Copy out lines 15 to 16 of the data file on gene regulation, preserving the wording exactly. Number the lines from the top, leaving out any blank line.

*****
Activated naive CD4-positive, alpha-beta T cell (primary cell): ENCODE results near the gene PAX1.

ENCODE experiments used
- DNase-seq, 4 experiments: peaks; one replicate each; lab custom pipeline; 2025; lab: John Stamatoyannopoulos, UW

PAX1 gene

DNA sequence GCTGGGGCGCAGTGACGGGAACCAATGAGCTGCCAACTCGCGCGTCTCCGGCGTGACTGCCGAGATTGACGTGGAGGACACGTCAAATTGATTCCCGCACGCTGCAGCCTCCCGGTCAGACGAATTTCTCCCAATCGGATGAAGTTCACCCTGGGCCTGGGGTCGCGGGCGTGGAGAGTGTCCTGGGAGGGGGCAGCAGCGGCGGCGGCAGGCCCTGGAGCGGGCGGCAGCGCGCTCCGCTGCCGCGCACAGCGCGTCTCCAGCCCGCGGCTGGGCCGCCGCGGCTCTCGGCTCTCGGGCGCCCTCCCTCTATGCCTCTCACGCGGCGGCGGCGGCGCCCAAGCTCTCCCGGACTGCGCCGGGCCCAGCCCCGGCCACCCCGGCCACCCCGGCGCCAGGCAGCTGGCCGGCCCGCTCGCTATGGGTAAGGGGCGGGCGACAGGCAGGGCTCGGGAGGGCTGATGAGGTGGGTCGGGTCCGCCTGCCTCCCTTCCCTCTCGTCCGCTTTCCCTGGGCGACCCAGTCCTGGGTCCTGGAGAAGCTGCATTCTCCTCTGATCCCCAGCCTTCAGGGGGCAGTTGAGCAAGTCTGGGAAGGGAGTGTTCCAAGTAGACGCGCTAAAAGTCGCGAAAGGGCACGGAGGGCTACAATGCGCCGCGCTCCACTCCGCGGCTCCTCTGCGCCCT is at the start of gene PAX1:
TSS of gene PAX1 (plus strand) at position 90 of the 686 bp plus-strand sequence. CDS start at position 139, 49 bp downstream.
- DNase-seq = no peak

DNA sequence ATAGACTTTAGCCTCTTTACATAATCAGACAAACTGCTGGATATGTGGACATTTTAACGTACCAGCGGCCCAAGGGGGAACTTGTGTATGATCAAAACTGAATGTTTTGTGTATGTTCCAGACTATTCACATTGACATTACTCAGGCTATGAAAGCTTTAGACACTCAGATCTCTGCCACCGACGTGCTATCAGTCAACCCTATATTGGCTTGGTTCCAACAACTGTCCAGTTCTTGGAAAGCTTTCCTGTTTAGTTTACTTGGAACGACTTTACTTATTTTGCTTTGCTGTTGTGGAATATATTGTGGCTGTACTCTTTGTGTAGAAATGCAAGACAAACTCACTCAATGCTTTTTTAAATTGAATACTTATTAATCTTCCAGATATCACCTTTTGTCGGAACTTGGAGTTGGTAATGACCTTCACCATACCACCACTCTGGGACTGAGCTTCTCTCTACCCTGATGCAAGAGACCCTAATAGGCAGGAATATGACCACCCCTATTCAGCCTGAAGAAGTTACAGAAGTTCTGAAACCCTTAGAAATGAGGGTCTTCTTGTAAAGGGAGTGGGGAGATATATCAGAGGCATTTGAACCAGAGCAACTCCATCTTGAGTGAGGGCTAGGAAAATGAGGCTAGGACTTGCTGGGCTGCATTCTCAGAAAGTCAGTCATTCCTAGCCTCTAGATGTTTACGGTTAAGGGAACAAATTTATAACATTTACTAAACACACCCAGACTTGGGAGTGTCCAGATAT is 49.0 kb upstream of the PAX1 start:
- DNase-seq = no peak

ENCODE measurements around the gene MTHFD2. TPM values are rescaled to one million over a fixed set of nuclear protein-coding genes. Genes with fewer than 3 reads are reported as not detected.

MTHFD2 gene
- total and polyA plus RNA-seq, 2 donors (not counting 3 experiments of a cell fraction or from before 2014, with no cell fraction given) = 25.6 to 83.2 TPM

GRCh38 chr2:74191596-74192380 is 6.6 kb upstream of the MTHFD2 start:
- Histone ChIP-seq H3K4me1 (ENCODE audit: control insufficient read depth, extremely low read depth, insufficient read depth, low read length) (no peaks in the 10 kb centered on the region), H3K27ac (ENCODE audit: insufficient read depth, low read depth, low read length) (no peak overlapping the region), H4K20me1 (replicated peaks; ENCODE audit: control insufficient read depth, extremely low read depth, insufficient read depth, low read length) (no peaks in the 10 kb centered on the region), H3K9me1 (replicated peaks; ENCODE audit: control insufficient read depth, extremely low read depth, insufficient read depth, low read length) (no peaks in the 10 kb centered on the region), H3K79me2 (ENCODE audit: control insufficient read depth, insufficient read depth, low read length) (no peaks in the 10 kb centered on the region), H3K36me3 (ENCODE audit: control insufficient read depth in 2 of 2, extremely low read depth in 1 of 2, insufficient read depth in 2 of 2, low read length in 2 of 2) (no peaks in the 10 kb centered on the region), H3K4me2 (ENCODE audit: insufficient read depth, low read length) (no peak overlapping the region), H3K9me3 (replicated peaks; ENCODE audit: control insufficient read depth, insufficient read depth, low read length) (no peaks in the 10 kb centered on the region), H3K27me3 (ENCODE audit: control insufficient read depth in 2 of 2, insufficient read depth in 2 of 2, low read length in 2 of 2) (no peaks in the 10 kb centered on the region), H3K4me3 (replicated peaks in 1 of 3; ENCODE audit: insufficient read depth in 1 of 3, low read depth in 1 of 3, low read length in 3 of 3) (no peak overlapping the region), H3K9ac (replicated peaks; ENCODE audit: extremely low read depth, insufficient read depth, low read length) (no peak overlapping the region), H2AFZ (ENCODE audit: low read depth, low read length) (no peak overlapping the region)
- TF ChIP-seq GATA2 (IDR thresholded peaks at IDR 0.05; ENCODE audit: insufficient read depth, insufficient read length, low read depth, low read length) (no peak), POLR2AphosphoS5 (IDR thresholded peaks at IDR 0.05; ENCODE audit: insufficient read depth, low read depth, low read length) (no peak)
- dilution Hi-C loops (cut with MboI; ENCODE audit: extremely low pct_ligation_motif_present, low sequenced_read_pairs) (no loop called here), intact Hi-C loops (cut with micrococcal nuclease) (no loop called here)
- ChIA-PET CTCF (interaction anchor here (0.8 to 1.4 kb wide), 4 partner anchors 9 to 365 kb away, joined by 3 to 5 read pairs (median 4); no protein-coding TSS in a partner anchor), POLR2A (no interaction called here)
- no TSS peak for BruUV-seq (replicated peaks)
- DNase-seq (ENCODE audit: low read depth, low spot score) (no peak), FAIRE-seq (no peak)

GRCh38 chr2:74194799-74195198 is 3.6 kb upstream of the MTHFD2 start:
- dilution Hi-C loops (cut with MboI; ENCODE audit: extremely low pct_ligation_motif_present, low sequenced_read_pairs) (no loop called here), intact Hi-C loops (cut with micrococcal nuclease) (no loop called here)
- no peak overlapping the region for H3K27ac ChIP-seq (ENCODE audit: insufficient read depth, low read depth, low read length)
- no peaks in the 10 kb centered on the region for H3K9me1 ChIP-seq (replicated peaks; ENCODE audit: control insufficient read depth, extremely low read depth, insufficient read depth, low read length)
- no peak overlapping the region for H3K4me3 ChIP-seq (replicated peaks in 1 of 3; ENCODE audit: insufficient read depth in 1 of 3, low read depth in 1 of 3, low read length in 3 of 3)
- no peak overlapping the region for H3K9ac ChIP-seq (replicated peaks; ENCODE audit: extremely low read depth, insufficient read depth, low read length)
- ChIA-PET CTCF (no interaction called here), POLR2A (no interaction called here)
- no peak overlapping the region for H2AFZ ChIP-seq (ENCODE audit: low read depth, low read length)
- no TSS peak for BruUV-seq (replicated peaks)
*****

- TF ChIP-seq GATA2 (IDR thresholded peaks at IDR 0.05; ENCODE audit: insufficient read depth, insufficient read length, low read depth, low read length) (no peak), POLR2AphosphoS5 (IDR thresholded peaks at IDR 0.05; ENCODE audit: insufficient read depth, low read depth, low read length) (no peak)
- dilution Hi-C loops (cut with MboI; ENCODE audit: extremely low pct_ligation_motif_present, low sequenced_read_pairs) (no loop called here), intact Hi-C loops (cut with micrococcal nuclease) (no loop called here)